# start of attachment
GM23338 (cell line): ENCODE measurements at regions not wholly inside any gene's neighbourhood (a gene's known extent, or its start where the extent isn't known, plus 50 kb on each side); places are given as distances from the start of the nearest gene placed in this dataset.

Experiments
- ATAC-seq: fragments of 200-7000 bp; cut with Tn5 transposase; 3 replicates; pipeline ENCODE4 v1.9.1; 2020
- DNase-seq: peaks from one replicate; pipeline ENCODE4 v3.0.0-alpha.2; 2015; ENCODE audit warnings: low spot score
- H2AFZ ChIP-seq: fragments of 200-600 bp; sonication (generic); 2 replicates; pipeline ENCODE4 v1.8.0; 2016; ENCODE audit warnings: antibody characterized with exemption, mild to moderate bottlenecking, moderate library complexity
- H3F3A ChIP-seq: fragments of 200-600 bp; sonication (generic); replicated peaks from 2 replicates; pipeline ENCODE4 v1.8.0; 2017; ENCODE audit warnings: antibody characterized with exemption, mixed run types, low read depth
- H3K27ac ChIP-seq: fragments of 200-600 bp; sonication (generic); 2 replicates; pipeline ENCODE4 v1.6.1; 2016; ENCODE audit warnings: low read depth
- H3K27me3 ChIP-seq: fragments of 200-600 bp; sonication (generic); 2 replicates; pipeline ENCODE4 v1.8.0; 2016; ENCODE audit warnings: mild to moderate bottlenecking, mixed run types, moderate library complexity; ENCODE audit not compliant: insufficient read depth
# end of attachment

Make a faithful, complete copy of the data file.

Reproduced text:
GM23338 (cell line): ENCODE measurements at regions not wholly inside any gene's neighbourhood (a gene's known extent, or its start where the extent isn't known, plus 50 kb on each side); places are given as distances from the start of the nearest gene placed in this dataset.

Experiments
- ATAC-seq: fragments of 200-7000 bp; cut with Tn5 transposase; 3 replicates; pipeline ENCODE4 v1.9.1; 2020
- DNase-seq: peaks from one replicate; pipeline ENCODE4 v3.0.0-alpha.2; 2015; ENCODE audit warnings: low spot score
- H2AFZ ChIP-seq: fragments of 200-600 bp; sonication (generic); 2 replicates; pipeline ENCODE4 v1.8.0; 2016; ENCODE audit warnings: antibody characterized with exemption, mild to moderate bottlenecking, moderate library complexity
- H3F3A ChIP-seq: fragments of 200-600 bp; sonication (generic); replicated peaks from 2 replicates; pipeline ENCODE4 v1.8.0; 2017; ENCODE audit warnings: antibody characterized with exemption, mixed run types, low read depth
- H3K27ac ChIP-seq: fragments of 200-600 bp; sonication (generic); 2 replicates; pipeline ENCODE4 v1.6.1; 2016; ENCODE audit warnings: low read depth
- H3K27me3 ChIP-seq: fragments of 200-600 bp; sonication (generic); 2 replicates; pipeline ENCODE4 v1.8.0; 2016; ENCODE audit warnings: mild to moderate bottlenecking, mixed run types, moderate library complexity; ENCODE audit not compliant: insufficient read depth